Friday, February 27, 2009

Coming Up on Monday: William Kittredge at UCI

Make your plans for Monday now.

Join members of the UC Irvine community in welcoming William Kittredge to The UCI Bookstore. He will be reading and signing from his novel, The Willow Field and his essay collection, The Next Rodeo.

Monday March 2, 2009 5 PM

from The Washington Post:
The Willow Field (Vintage, $14.95), the first novel by essayist, short story writer and memoirist William Kittredge, is a Western epic that "describes a way of life that hung on for decades after the rest of the country slipped into the effete and poisonous modern age," Ron Charles wrote. Its centerpiece, a journey through the Rockies, is "a showcase for the startling beauty of Kittredge's prose and his knowledge of the West."
Publishers Weekly on The Last Rodeo:
The American West writing of author Kittredge, who grew up on a cattle ranch in Oregon and has lived and worked for three decades in Montana, is known for its honesty and reverence. In this collection of essays, many of which appeared in 2002's Owning It All, Kittredge examines the region's character and contradictions. Describing his personal history with the land, Kittredge considers the area's draw for himself and those who arrived before him, 19th century travelers lured by promises of "free land, crystalline water, great herds of game... and gold, all in unfettered abundance." A former creative writing professor, Kittredge has a knack for the poetic, and isn't above putting a mythical sheen on an otherwise skillful and sincere assessment of the alternately challenging and comforting place he calls home. In pieces such as "How to Love This World," "Lost Cowboys" and "The Next Rodeo," for example, he speaks of the joys of wandering slow and easy; elsewhere, he worries over a present in which the "devastation of the interwoven system of life" is already under way. The reclamation of hope, responsibility and wisdom-the ongoing process of "redefining what we take to be sacred"-is the driving force behind these effective, at times profound reflections.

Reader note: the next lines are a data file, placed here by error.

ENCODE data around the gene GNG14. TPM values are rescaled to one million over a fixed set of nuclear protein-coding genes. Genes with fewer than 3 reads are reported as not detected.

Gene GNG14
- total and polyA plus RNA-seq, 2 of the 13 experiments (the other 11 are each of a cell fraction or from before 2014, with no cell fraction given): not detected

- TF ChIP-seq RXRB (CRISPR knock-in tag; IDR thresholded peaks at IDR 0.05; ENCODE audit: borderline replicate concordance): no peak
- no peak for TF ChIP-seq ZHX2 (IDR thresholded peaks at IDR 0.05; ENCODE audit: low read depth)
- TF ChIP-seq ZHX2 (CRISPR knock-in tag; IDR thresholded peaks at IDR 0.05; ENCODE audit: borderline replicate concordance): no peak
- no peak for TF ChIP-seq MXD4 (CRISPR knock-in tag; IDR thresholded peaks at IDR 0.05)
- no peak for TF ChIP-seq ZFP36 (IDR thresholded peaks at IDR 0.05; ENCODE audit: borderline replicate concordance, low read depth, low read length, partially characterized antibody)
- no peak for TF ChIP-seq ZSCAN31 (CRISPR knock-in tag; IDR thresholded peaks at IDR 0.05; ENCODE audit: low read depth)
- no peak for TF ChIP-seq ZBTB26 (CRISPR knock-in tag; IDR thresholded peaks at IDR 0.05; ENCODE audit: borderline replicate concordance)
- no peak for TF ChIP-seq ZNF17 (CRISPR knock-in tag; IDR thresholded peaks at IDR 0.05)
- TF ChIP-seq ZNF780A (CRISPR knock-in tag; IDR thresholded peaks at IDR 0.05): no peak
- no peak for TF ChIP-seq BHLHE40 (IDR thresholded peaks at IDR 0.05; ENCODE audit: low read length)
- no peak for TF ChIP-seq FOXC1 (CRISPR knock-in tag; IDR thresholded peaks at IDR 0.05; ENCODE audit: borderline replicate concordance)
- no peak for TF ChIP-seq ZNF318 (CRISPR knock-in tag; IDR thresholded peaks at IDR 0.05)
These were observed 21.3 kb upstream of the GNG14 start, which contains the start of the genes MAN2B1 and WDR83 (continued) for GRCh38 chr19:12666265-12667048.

Bookstore manager Matt Astrella and his staff always put on terrific events and this one should be quite special. Light refreshments provided and it's all free - except, of course, for the parking.

Go.

1 comment:

Lou said...

Here's Kittredge for you on the western as emblematic of American culture:

“The Western is a story in which we get to have our cake and eat it. Shane does the killing, then rides into the mythical Tetons, carrying all our guilt away with him. Our problems have been solved quickly, and we are off the hook, guilt free, ready to go on, no blood on our hands.

“The Western is a story as ancient as warfare, about solving problems with violence, the great simple solution …

“It would be pretty to think the American version of this ancient showdown shoot-’em-up story of aggression enshrined has vanished. But it hasn’t.

“The Western mutated and went to the edge of the continent and downtown with Dashiell Hammett and Raymond Chandler and the cops and detectives (think of Chinatown as the last Western movie). Lately the Western has gone into virtual worlds and outer space, where the same old story is being endlessly reenacted by killer androids.”

 
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